• Abnormal test results from other tests like ante natal (TIFFA) scan showing extra cardiac anomalies
  • Significant Fetal Growth restriction or abnormal fetal heart rate patterns
  • Genetic issues identified in the fetus – either by amniocentesis (invasive test for examination of the amniotic fluid) or other tests like double marker / NIPT test
  • Advanced maternal or paternal age
  • Fetus conceived by assisted reproductive technology
  • Maternal medications that may cause congenital heart defects. These include certain medicines for seizures, depression, and acne. They also include nonsteroidal anti-inflammatory medicines (NSAIDs) and blood pressure medicines (ACE-inhibitors).
  • Maternal health problems such as diabetes, lupus, or phenylketonuria
  • Maternal infections during pregnancy. These include German measles (rubella) or cytomegalovirus.
  • Antenatal scan showing evidence of too fast, slow, or irregular heart beats on exam.

What happens during a fetal echo?

A specially trained paediatric cardiologist, maternal-fetal medicine specialist, obstetrician, or radiologist does fetal echo. In general, the steps include:

  • You will lie on an exam table. You won’t likely need to change your clothes.
  • The provider will put gel on your belly
  • The provider will use an electronic device called a transducer that sends out sound waves.
  • He or she will move the transducer around to get the best images of the fetal heart. You may feel pressure as the transducer moves over your belly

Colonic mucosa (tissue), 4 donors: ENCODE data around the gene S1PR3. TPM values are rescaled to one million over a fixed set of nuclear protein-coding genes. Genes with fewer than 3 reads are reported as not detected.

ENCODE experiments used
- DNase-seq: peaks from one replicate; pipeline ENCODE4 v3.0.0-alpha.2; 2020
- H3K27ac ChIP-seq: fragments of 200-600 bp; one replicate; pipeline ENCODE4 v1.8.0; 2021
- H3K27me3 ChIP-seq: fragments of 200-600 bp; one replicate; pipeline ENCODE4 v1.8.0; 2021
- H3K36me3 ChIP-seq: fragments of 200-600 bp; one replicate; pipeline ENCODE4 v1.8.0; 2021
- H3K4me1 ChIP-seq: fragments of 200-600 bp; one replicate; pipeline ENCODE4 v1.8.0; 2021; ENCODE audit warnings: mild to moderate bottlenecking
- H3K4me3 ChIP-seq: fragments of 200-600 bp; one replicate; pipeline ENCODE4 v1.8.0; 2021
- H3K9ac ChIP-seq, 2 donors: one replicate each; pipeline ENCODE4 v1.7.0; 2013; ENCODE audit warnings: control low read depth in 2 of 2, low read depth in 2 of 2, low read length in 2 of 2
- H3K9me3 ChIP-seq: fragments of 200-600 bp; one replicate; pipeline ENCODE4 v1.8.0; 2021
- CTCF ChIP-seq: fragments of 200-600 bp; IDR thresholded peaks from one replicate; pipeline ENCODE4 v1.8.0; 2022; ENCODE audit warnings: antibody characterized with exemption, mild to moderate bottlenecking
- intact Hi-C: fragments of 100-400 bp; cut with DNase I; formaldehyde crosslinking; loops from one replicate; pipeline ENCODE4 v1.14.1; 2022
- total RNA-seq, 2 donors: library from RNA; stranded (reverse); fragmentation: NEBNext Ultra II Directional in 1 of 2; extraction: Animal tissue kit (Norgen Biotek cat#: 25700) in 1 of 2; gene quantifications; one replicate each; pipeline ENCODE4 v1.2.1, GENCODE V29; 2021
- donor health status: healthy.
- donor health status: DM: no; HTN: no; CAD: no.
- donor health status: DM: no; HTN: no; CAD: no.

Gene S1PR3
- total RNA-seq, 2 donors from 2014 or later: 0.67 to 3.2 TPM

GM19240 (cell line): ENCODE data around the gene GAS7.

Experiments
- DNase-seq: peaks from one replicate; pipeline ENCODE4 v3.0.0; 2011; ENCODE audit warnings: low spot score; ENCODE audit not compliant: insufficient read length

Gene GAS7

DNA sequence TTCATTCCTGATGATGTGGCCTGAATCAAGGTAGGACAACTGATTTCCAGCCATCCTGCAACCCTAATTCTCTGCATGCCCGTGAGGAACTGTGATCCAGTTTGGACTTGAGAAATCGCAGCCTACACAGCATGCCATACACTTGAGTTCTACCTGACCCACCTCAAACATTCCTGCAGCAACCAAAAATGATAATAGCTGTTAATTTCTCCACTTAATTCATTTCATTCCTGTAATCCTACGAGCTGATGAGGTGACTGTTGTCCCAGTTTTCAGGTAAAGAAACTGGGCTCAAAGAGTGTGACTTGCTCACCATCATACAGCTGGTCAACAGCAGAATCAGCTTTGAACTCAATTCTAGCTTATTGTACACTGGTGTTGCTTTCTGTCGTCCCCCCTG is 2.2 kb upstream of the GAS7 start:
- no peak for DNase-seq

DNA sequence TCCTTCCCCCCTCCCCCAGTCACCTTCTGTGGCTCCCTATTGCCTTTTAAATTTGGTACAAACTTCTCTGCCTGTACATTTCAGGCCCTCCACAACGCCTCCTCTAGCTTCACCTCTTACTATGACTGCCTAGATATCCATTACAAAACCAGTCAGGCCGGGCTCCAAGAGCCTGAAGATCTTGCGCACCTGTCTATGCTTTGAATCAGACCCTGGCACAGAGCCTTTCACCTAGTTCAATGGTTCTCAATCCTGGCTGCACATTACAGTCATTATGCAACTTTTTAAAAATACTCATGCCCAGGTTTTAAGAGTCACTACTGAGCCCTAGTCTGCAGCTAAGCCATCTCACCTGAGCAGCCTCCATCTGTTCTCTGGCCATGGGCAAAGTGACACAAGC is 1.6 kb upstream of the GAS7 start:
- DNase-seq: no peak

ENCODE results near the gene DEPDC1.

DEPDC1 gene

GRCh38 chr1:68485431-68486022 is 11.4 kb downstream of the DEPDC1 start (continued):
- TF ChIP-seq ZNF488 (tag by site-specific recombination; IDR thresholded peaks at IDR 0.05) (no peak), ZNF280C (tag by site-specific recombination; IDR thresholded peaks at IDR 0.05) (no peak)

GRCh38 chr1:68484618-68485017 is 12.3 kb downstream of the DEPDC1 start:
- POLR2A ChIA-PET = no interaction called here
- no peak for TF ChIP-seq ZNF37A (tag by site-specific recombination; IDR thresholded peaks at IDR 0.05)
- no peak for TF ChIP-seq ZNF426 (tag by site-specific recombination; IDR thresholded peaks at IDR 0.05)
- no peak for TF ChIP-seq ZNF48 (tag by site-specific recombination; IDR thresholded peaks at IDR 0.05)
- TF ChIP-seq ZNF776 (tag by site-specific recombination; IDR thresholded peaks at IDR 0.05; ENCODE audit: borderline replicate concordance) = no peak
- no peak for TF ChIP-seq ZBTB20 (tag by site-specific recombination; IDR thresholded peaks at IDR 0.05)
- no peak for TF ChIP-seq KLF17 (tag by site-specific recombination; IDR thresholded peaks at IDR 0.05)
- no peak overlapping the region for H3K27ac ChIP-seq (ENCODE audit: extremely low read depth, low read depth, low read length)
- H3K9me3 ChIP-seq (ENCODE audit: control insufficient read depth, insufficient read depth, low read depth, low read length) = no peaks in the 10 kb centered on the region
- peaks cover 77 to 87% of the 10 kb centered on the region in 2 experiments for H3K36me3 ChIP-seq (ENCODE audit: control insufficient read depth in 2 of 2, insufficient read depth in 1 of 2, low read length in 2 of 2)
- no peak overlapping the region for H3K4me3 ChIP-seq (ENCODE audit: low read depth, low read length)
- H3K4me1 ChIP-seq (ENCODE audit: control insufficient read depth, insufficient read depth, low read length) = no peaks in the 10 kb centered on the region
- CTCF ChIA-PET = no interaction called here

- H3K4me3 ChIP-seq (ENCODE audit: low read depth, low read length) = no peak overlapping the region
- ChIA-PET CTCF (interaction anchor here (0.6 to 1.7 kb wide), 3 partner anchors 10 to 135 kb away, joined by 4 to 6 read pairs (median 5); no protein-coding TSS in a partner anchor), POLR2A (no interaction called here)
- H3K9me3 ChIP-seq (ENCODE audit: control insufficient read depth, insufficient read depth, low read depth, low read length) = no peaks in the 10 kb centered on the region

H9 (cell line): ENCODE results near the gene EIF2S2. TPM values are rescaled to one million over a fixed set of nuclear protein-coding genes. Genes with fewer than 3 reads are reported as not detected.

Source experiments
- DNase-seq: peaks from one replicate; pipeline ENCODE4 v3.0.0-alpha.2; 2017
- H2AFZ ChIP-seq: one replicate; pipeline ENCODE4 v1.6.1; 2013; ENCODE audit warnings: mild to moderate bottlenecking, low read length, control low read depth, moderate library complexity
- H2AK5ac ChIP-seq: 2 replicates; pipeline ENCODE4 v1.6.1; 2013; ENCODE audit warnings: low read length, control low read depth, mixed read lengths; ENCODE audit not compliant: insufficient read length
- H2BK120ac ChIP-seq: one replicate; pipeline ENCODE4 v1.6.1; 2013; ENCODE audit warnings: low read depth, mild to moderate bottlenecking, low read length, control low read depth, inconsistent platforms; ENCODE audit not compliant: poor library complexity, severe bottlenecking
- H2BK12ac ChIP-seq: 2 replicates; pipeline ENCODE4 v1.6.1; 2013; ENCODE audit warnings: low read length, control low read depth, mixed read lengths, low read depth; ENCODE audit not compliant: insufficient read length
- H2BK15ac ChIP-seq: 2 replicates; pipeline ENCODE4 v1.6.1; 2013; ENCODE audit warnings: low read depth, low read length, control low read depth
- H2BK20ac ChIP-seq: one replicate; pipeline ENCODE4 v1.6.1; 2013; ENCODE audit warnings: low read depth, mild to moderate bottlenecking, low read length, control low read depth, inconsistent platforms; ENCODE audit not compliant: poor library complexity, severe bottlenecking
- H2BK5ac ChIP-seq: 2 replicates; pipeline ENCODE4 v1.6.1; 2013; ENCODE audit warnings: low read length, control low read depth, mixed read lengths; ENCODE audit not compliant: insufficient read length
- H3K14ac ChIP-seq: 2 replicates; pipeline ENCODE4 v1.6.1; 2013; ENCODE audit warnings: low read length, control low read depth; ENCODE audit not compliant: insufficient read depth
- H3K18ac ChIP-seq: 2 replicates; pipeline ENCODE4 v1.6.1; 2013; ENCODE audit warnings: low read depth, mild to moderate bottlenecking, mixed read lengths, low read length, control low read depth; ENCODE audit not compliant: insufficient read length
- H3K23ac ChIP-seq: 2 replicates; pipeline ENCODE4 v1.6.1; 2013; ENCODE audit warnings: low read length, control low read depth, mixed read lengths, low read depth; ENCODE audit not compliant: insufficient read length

Once the exam is complete, the gel is wiped off.

How safe is a fetal echo for the baby?

Fetal echo is an absolutely safe non-invasive painless ultrasound test for the baby’s heart that relies on sound waves to evaluate the baby's heart for problems before birth. This test is like a regular pregnancy ultrasound scan test & can be repeated during pregnancy with no risk of radiation to the unborn baby’s heart.

What happens after a fetal echo scan?

Once the scan is carried out, a report is issued & discussed with the obstetrician & the family will be counselled accordingly. If a heart anomaly is detected, the counselling involves a team of doctors including the primary Obstetrician, the Cardiologist & the Neonatologist (new born specialist), so that delivery & post-natal care can be planned at an appropriate time (in terms of pregnancy) & place (whether the baby is likely to need specialised NICU care or can be managed as a routine case).

Does a fetal echo require a follow up scan?

Usually this is a onetime test to screen the heart, however a repeat scan may be required if the initial scan detects some abnormality or sometimes even if the image quality is inadequate. This repeat scan may be scheduled usually 4 weeks (1 month) after the initial scan. Whenever a heart disorder is detected during a fetal echo, it is mandatory to do a post natal scan after delivery to confirm findings & to plan further management. 

Dr. Nitin Rao

For Appointments, Contact: 040 - 4477 7700